Saturday, January 8, 2011

It's Going to be Another Strange Year

Already a week has gone by in 2011, and the news seems weirder than ever. Birds and fish are dropping like flies with the most unscientific of explanations concocted.

The U.S. government has attempted to subpoena Twitter communications of the WikiLeaks associates but asked that Twitter not tell anyone about the subpoena, a request Twitter decided to ignore.

A former Air Force official (John Parsons Wheeler III) who was an expert/adviser to Presidents in biowarfare and cyber warfare was found dead --murdered?-- in a landfill after making a strange trip to Wilmington, Delaware and caught on film by camera in a Dupont de Nemours building with one shoe on and one shoe off. Suspicions abound.

And today, I launch my new blog, the purpose of which is to go after all these giants in the news. Will they turn out to be windmills, like those windmills in our minds? It doesn't matter; after all, the true adventure of life is in the chase.

With acknowledgements to Miquel de Cervantes, who experienced the same quandaries about evil giants centuries ago:
At this point they came in sight of thirty forty windmills that there are on plain, and as soon as Don Quixote saw them he said to his squire,
"Fortune is arranging matters for us better than we could have shaped our desires ourselves, for look there, friend Sancho Panza, where thirty or more monstrous giants present themselves, all of whom I mean to engage in battle and slay, and with whose spoils we shall begin to make our fortunes; for this is righteous warfare, and it is God's good service to sweep so evil a breed from off the face of the earth."

"What giants?" said Sancho Panza.

"Those thou seest there," answered his master, "with the long arms, and some have them nearly two leagues long."

"Look, your worship," said Sancho; "what we see there are not giants but windmills, and what seem to be their arms are the sails that turned by the wind make the millstone go."

"It is easy to see," replied Don Quixote, "that thou art not used to this business of adventures; those are giants; and if thou art afraid, away with thee out of this and betake thyself to prayer while I engage them in fierce and unequal combat."

So saying, he gave the spur to his steed Rocinante, heedless of the cries his squire Sancho sent after him, warning him that most certainly they were windmills and not giants he was going to attack. He, however, was so positive they were giants that he neither heard the cries of Sancho, nor perceived, near as he was, what they were, but made at them shouting, "Fly not, cowards and vile beings, for a single knight attacks you."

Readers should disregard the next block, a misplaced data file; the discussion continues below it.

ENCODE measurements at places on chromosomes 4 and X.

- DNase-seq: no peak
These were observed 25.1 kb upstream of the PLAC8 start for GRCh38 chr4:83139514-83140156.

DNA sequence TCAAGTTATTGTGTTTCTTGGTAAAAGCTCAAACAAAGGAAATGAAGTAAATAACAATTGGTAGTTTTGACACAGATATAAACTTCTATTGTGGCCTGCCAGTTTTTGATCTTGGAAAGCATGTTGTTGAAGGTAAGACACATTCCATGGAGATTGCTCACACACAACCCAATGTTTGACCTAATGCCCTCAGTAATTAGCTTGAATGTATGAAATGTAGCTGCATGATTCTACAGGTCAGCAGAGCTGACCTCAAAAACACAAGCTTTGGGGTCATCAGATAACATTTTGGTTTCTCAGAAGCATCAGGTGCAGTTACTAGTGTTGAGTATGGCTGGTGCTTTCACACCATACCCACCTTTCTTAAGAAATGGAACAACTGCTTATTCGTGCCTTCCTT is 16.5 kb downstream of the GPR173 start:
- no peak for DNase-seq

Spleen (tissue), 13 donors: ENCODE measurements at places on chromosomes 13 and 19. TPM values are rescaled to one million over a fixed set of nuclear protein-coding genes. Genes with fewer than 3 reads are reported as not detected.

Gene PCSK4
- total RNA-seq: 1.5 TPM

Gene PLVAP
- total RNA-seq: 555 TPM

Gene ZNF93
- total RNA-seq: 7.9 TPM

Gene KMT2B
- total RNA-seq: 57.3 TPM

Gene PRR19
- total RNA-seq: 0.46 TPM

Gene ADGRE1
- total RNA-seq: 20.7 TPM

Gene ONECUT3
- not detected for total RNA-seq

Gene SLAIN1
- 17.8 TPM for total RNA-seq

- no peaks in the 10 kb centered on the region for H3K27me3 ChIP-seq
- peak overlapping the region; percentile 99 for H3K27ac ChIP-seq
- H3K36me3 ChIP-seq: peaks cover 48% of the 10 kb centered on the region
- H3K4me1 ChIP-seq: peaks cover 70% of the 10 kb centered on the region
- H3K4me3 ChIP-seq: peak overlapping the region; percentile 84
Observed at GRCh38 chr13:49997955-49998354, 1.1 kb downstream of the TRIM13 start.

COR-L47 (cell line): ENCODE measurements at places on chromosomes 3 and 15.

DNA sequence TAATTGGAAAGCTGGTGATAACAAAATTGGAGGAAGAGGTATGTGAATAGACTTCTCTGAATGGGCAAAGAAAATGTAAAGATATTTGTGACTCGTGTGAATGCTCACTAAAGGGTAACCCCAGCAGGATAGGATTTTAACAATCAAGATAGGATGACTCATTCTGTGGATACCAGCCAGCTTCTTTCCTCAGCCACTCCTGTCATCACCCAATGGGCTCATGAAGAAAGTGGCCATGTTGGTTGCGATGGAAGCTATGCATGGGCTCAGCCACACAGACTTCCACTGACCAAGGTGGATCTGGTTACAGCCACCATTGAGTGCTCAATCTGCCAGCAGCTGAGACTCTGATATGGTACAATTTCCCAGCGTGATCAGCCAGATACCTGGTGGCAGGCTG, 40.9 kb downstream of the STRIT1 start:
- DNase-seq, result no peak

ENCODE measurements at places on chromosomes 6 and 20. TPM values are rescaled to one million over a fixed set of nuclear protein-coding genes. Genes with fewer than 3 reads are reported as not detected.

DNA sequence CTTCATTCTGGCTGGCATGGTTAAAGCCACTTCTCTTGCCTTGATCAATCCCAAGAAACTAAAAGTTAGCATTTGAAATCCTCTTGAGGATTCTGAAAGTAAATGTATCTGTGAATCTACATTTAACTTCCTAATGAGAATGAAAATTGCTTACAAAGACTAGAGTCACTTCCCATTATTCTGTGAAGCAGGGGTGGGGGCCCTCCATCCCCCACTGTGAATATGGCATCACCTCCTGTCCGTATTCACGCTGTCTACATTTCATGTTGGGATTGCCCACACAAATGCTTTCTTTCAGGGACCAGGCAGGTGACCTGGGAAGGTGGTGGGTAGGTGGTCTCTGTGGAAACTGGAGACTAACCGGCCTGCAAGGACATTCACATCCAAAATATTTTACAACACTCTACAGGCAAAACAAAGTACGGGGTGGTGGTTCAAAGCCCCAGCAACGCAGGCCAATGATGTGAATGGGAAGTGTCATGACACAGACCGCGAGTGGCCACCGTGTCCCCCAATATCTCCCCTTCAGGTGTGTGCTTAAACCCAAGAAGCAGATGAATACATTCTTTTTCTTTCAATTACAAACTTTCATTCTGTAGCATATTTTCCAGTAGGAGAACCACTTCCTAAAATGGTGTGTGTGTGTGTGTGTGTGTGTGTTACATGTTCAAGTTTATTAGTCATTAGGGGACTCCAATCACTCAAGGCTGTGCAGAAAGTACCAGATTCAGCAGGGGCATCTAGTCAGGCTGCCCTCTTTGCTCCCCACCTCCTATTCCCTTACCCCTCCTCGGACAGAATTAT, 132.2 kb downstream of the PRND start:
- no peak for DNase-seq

A slight breeze at this moment sprang up, and the great sails began to move, seeing which Don Quixote exclaimed, "Though ye flourish more arms than the giant Briareus, ye have to reckon with me."

So saying, and commending himself with all his heart to his lady Dulcinea, imploring her to support him in such a peril, with lance in rest and covered by his buckler, he charged at Rocinante's fullest gallop and fell upon the first mill that stood in front of him; but as he drove his lance-point into the sail the wind whirled it round with such force that it shivered the lance to pieces, sweeping with it horse and rider, who went rolling over on the plain, in a sorry condition. Sancho hastened to his assistance as fast as his ass could go, and when he came up found him unable to move, with such a shock had Rocinante fallen with him.

"God bless me!" said Sancho, "did I not tell your worship to mind what you were about, for they were only windmills? and no one could have made any mistake about it but one who had something of the same kind in his head."

"Hush, friend Sancho," replied Don Quixote, "the fortunes of war more than any other are liable to frequent fluctuations; and moreover I think, and it is the truth, that that same sage Friston who carried off my study and books, has turned these giants into mills in order to rob me of the glory of vanquishing them, such is the enmity he bears me; but in the end his wicked arts will avail but little against my good sword."

1 comment:

Anonymous said...

And, Dulcinea was actually a prostitute, which just goes to show that extreme idealism might just lead you to syphilis. Just saying. By all means, tilt at windmills all you like. But, whereas Don Quixote's giants were actually windmills, you should actually be more concerned that one of you windmills might actually turn out to be giant, and that he may grind your bones to make his bread. Just a friendly rejoinder.